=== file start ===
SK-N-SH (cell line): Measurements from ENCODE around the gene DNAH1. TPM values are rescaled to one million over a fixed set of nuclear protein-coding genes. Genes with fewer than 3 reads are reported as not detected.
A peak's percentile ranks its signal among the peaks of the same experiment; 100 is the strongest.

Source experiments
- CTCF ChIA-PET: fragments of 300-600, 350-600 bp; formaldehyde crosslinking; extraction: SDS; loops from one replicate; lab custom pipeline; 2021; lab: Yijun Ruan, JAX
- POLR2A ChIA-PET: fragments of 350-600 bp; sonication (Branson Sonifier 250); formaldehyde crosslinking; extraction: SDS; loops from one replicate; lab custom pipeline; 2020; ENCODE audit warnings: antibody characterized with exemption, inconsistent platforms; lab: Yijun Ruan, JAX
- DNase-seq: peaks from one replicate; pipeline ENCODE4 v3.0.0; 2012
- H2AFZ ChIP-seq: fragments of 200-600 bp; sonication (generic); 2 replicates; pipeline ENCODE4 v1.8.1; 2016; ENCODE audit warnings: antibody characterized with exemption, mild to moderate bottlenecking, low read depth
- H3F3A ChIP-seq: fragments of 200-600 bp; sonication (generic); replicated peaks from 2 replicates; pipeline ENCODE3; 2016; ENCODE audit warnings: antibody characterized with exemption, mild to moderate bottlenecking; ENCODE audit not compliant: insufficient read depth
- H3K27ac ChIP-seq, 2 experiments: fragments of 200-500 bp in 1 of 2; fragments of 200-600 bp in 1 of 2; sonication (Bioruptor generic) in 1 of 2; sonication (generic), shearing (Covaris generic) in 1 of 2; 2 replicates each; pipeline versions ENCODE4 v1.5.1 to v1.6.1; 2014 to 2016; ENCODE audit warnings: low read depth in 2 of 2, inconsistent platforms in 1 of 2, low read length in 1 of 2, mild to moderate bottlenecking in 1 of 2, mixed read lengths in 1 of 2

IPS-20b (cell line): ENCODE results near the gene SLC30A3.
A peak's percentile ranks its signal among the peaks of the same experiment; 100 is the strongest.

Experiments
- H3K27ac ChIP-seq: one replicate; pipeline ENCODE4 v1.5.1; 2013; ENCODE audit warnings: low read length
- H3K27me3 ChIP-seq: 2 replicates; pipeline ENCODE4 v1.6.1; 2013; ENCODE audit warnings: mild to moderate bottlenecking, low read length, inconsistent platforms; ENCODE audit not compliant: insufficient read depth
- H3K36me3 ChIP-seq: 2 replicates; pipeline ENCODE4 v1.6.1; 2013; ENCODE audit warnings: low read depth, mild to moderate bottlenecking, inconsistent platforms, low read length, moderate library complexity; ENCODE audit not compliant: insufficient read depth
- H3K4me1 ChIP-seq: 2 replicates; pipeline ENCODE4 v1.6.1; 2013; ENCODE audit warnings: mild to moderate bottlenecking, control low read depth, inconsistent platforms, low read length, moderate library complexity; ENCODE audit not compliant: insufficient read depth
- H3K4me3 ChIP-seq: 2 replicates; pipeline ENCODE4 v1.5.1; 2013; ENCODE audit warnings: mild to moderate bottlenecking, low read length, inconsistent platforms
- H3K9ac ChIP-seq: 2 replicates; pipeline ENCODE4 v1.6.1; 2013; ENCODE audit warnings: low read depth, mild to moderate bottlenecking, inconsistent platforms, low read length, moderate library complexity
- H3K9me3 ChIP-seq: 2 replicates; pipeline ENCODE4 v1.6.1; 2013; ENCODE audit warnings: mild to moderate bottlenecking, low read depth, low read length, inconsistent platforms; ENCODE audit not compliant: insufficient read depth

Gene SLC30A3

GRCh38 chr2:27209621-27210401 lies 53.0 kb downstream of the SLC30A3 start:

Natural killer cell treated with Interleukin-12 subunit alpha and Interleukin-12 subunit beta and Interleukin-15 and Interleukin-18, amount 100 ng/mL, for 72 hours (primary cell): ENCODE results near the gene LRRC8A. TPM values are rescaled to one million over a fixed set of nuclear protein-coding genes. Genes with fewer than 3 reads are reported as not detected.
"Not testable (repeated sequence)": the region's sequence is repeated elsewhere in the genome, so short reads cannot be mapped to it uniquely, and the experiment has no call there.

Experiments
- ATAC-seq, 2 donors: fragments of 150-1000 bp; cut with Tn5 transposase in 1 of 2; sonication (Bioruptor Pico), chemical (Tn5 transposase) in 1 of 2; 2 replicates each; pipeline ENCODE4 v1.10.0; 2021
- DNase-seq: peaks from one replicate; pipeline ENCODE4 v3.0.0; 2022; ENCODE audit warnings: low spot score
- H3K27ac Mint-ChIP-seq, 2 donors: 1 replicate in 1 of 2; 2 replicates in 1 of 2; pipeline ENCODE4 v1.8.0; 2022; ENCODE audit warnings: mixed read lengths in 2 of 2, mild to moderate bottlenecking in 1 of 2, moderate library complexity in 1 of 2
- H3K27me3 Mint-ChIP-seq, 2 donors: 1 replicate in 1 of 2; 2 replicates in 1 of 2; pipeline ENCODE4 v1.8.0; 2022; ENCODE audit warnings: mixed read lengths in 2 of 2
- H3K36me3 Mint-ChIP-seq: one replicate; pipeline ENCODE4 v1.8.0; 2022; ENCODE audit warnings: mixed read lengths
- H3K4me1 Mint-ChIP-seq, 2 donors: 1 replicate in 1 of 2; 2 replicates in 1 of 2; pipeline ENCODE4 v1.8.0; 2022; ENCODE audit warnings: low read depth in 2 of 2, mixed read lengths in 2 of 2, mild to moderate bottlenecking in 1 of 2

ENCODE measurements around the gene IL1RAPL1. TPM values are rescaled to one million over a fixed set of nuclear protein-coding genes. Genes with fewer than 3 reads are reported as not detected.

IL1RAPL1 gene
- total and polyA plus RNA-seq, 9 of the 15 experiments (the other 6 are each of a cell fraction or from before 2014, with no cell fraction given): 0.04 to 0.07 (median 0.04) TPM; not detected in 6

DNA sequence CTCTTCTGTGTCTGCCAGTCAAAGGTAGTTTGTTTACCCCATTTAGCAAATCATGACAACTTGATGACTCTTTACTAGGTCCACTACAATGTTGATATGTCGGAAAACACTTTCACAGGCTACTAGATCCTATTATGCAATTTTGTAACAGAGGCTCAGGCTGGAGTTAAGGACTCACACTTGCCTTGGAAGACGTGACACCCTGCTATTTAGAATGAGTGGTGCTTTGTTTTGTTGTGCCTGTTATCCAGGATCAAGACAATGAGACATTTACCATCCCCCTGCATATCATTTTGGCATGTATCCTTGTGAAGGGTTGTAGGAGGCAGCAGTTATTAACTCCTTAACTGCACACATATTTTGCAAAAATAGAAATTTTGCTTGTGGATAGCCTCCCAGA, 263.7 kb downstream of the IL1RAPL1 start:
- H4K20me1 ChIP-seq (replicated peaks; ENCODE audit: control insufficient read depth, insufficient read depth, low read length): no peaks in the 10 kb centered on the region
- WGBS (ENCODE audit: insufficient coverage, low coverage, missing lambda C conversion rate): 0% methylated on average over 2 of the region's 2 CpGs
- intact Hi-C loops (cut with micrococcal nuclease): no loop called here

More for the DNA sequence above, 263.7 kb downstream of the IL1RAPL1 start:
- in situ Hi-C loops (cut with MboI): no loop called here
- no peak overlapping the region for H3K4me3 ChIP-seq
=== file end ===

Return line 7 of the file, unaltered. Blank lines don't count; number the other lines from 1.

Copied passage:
- H2AFZ ChIP-seq: fragments of 200-600 bp; sonication (generic); 2 replicates; pipeline ENCODE4 v1.8.1; 2016; ENCODE audit warnings: antibody characterized with exemption, mild to moderate bottlenecking, low read depth